Vital Disc Stats: The Blu-ray

Tiger By The Tail arrives on Blu-ray courtesy of Kino Lorber and their Studio Classics label. Pressed onto a Region A BD-25 disc, the disc is housed in a standard sturdy Blu-ray case with reversible cover artwork. The disc loads directly to a static image main menu with traditional navigation options. 

Video Review


The artwork for Tiger By The Tail states that the 1080p 1.85:1 transfer was sourced from a new 4K scan of the original 35mm negative and Interpositive elements. However, worth noting is the fact that it doesn't look like it enjoyed much of a restoration as there are several small scratches and speckling evident throughout. That said, this is still a very impressive looking transfer for a 40-year-old film. Details are often striking with facial features, clothing, the period furniture and decor all on display. Colors are also bright and bold with rich primaries. Scenes at the race track look great with bright bold greens of the foliage and deep browns. Flesh tones look even and healthy throughout. Black levels are in good shape, a couple of hazy night scenes crop up but otherwise, blacks are nice and inky with good shadows giving the image a nice sense of depth. There are a few optical shots that in rough shape with a notably heavier grain field and a few more scratches and speckling, but that's a cooked-in issue. This is a pretty great looking transfer considering all things.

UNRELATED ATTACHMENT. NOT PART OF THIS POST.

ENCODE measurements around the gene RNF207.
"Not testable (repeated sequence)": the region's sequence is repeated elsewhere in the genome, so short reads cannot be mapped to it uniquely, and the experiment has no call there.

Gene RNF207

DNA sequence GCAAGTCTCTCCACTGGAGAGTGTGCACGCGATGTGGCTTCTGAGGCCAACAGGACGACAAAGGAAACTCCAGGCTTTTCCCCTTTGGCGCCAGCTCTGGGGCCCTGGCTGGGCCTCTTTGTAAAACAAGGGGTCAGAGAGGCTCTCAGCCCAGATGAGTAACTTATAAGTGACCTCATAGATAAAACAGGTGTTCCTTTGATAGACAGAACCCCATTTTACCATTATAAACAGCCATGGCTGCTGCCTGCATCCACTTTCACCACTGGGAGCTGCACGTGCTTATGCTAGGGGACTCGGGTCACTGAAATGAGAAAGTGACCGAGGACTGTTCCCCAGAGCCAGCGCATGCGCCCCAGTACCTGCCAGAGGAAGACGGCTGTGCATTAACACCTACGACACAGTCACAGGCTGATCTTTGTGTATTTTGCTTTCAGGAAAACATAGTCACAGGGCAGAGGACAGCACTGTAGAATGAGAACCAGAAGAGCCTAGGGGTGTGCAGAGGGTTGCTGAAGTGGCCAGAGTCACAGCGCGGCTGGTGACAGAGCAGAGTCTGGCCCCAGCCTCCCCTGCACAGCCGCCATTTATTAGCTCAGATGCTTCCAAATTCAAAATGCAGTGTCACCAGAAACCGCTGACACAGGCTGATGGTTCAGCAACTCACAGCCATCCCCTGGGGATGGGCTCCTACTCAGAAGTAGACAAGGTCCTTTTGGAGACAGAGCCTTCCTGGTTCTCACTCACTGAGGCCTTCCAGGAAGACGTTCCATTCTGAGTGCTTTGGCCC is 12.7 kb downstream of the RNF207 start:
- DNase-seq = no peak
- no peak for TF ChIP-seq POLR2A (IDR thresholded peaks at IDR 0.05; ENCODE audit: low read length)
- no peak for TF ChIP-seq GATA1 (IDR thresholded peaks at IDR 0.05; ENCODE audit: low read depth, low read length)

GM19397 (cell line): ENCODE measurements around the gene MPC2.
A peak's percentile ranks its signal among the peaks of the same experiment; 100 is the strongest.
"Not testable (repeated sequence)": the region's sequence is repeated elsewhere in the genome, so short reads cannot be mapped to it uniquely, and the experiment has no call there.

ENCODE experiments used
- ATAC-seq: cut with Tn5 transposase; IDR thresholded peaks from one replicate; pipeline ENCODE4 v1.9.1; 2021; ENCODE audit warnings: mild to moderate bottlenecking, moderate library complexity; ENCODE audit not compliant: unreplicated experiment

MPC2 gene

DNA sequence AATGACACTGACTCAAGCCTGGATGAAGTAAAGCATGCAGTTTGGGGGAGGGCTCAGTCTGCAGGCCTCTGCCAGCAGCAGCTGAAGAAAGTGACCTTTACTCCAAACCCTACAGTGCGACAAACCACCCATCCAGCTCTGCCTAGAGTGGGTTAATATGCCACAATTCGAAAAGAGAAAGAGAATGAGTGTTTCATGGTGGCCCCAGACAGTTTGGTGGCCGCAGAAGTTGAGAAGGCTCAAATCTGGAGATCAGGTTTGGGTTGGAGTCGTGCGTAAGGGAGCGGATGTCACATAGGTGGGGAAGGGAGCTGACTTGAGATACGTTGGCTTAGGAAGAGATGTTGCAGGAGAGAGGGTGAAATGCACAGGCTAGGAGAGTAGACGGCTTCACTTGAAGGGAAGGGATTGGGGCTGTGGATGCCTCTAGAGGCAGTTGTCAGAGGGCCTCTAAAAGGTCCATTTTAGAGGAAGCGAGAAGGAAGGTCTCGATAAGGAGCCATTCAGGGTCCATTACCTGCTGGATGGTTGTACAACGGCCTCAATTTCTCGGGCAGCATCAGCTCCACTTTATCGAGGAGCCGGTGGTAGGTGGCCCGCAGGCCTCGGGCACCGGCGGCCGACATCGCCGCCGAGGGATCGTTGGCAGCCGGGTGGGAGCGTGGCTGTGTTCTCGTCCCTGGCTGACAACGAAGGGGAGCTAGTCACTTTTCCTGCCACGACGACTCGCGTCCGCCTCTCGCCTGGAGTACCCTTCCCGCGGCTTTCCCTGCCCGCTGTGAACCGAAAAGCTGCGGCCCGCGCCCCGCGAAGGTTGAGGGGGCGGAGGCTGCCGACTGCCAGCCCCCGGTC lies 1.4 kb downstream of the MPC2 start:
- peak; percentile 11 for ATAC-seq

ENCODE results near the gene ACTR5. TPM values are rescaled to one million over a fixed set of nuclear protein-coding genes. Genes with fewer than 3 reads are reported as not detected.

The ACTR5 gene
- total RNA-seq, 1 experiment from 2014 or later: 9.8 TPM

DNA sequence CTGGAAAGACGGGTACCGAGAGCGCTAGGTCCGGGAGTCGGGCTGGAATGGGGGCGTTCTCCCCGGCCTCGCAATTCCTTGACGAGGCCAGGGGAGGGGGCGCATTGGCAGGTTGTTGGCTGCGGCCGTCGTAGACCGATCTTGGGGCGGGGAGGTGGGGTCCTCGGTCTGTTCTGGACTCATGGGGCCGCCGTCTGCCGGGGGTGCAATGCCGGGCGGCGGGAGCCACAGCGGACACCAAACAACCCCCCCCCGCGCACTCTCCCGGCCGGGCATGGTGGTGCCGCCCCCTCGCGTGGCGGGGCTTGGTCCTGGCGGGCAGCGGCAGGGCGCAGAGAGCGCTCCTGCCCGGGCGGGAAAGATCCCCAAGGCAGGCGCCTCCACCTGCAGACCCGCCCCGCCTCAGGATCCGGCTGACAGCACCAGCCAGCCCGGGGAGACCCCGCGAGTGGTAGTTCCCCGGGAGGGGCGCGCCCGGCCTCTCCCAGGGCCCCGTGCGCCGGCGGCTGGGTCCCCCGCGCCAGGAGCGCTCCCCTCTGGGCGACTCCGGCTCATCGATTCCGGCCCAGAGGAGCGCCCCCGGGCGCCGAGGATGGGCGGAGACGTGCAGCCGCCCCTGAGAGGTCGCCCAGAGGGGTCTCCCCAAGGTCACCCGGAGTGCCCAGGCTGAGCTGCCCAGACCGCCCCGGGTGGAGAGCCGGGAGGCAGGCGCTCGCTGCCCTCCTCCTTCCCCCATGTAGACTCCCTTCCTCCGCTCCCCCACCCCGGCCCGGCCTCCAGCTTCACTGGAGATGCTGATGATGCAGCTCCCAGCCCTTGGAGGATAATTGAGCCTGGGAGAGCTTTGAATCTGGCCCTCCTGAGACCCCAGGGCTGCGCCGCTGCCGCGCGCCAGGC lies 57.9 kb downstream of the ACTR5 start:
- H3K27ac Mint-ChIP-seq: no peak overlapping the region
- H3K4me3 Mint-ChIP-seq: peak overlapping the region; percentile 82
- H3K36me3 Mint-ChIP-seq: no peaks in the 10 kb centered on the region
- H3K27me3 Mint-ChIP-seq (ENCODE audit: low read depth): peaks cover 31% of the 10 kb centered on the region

Audio Review